The question you really need to ask yourself is whether you really want freedom and happiness, or if you secretly still want to hold on to anger because of its associated intoxicating power that it elicits inside of you? If you do chose peace then you need to get started on grounding yourself to the present, or else more times than not the subtle hostile of anger will root itself back in the driver’s seat of your thoughts and emotions.
Where to start? Why not start your days with a forgiveness meditation in the morning? Trace your footsteps back to your earliest memories of resentment and offer that person or thing forgiveness and love, and then make your way back to today. You will be amazed at how many people and situations you will be able to offer forgiveness and love to in five or ten minutes. Then, just sit back and watch how your day flows from there. You might be surprised just how deeply a simple practice like that kind can alter you day, and more importantly the rest of your days to come.
Through several years of study on the topic of Letting Go, I have failed many times at just that – letting go. Some relationships, especially the ones very close to your heart, take a lot of discipline to finally overcome. For years I had fantasized choking the living breath out of an individual that had sexually assaulted someone I loved. In my eyes, they had basically gotten away with murder. I made it known that I carried massive disdain for this person, who constantly denied the event from happening whenever it was brought to his attention over the years. In the rare occasion we crossed paths, my mind seemed to scan the room for objects I could possibly bludgeon the man to death with. As I sit and express this experience to you, I think of all the hours of my life I wasted away holding on to a resentment that would never even come close to changing what took place. Because I cared so dearly for this person at the time, and even though the event took place prior to me even meeting this girl, I took it as a personal attack. In my self-centredness the battle became all about Kael and what Kael wasn’t getting, instead of about bringing healing to my girlfriend. I truly believe that it affected me more frequently than it did her.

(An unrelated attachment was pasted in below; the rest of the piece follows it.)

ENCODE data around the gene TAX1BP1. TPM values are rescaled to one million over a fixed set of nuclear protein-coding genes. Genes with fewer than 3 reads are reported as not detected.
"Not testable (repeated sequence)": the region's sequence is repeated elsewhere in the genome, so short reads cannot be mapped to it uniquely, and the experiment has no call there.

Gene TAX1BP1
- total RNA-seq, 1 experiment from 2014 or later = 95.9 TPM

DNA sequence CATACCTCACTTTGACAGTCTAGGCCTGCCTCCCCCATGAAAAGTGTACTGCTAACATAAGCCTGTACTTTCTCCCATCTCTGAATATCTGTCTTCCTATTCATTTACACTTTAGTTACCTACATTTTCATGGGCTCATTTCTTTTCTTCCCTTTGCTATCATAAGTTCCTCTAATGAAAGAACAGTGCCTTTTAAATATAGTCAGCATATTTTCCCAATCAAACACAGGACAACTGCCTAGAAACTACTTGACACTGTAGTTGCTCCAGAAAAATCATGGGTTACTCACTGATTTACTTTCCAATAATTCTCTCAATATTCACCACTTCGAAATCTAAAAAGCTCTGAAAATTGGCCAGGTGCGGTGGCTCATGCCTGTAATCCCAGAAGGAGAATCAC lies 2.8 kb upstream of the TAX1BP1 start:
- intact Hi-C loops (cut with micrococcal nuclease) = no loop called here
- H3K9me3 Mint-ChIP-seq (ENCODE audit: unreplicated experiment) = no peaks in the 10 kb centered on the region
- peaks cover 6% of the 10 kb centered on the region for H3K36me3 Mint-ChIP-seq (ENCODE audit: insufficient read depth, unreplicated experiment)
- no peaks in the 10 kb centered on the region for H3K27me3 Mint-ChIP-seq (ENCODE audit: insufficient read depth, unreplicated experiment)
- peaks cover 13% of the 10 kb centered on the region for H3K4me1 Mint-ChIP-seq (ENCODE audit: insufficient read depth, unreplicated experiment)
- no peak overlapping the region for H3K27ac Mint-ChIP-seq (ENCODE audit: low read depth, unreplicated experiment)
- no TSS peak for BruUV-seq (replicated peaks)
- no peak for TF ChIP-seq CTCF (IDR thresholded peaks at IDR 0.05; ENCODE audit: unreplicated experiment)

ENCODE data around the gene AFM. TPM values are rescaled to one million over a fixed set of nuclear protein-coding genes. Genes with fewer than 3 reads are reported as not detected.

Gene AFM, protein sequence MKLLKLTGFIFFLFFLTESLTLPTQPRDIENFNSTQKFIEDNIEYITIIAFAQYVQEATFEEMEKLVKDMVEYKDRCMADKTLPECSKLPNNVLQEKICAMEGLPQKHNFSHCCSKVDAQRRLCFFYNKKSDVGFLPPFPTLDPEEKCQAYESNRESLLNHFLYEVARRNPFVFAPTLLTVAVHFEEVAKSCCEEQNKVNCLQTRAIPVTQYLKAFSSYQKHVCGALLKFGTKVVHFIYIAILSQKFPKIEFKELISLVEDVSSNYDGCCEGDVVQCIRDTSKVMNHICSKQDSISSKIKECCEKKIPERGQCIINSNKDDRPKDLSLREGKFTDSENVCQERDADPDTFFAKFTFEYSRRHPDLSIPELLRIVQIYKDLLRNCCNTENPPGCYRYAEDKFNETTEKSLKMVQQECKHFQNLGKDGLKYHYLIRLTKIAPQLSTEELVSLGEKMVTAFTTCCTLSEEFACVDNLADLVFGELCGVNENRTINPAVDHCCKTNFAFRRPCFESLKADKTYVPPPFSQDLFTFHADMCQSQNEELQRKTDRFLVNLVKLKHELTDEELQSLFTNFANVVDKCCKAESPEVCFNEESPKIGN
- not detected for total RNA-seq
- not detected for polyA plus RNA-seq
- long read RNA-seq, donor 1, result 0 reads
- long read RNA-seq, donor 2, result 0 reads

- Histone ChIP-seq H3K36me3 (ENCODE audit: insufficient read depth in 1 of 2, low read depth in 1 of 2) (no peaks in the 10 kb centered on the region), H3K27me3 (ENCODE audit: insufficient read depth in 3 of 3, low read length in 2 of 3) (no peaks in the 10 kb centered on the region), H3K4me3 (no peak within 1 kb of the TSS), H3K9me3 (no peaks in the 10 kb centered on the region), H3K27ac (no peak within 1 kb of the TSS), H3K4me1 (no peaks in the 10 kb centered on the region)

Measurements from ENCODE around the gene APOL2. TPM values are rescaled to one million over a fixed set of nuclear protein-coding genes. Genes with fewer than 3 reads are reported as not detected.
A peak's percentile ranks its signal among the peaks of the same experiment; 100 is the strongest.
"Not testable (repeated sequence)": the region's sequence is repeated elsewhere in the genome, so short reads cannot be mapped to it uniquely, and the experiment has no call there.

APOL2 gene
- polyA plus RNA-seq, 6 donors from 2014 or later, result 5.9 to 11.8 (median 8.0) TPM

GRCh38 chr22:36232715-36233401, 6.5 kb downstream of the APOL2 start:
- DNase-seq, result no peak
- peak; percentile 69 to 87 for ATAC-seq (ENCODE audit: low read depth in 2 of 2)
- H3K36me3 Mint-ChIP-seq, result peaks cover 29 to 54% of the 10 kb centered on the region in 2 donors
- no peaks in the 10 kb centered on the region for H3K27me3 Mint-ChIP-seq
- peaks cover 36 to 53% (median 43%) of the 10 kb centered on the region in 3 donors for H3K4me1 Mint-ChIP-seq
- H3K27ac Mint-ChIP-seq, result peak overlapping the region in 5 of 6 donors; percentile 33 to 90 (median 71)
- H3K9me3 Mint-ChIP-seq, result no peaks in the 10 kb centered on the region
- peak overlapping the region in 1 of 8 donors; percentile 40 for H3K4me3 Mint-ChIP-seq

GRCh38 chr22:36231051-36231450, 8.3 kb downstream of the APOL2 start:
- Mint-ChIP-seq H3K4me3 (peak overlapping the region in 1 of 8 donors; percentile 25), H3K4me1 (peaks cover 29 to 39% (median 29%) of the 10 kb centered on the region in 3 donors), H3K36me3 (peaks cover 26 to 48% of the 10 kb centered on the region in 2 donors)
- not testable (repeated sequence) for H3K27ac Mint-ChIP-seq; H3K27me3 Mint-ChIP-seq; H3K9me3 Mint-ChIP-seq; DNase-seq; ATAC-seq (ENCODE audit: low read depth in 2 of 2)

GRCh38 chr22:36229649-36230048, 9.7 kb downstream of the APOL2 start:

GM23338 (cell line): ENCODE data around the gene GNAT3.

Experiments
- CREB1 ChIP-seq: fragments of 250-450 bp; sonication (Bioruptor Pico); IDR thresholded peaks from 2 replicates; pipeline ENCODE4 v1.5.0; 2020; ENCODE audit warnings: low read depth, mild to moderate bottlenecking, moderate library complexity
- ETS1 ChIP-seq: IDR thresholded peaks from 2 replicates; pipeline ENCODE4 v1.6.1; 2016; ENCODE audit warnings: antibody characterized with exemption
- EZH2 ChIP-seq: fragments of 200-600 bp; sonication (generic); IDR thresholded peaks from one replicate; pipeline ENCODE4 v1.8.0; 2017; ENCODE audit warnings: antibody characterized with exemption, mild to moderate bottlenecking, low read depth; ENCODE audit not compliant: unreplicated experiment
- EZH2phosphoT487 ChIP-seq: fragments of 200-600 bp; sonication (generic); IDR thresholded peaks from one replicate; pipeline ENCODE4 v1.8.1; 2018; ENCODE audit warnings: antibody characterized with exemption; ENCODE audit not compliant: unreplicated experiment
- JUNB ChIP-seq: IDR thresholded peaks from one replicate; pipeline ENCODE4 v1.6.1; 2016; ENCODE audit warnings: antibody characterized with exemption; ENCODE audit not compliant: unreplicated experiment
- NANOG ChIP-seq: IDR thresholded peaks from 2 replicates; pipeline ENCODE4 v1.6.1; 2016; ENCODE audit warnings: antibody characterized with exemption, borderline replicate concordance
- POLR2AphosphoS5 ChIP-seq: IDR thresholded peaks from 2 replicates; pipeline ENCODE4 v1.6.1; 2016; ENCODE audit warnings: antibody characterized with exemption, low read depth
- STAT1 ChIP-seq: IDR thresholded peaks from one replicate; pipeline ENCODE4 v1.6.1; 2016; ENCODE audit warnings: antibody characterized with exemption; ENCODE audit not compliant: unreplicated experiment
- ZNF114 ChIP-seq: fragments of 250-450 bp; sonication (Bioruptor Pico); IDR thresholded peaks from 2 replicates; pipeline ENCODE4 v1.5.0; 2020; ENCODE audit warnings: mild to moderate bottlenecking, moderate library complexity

If you are thinking to yourself of how sick I must have been back then, you would be entirely correct. I had literally no coping skills. My solution-based thinking always brought me back to the one and only resolve: aggressive retribution. Today, I’m living proof that this spiritual shit works. I look at this man from such a different vantage point now. I sit on the other side of the proverbial fence, a place of freedom that allows me to even pray for this man’s health and happiness. Can you imagine? I now offer compassion and kindness to someone who took innocence away from someone that I was to always protect?
The short and long of it all always comes down to the spiritual axiom of I Can’t, He Can, and for goodness sakes just let Him. The fruits of the spirit come as a result of me acting out in Love, and not blinded by self-will. The guiding principles of forgiveness were stored in my mind only as wise talking points I could use to impress and direct others, rather than core beliefs I now experience on a very real and visceral level.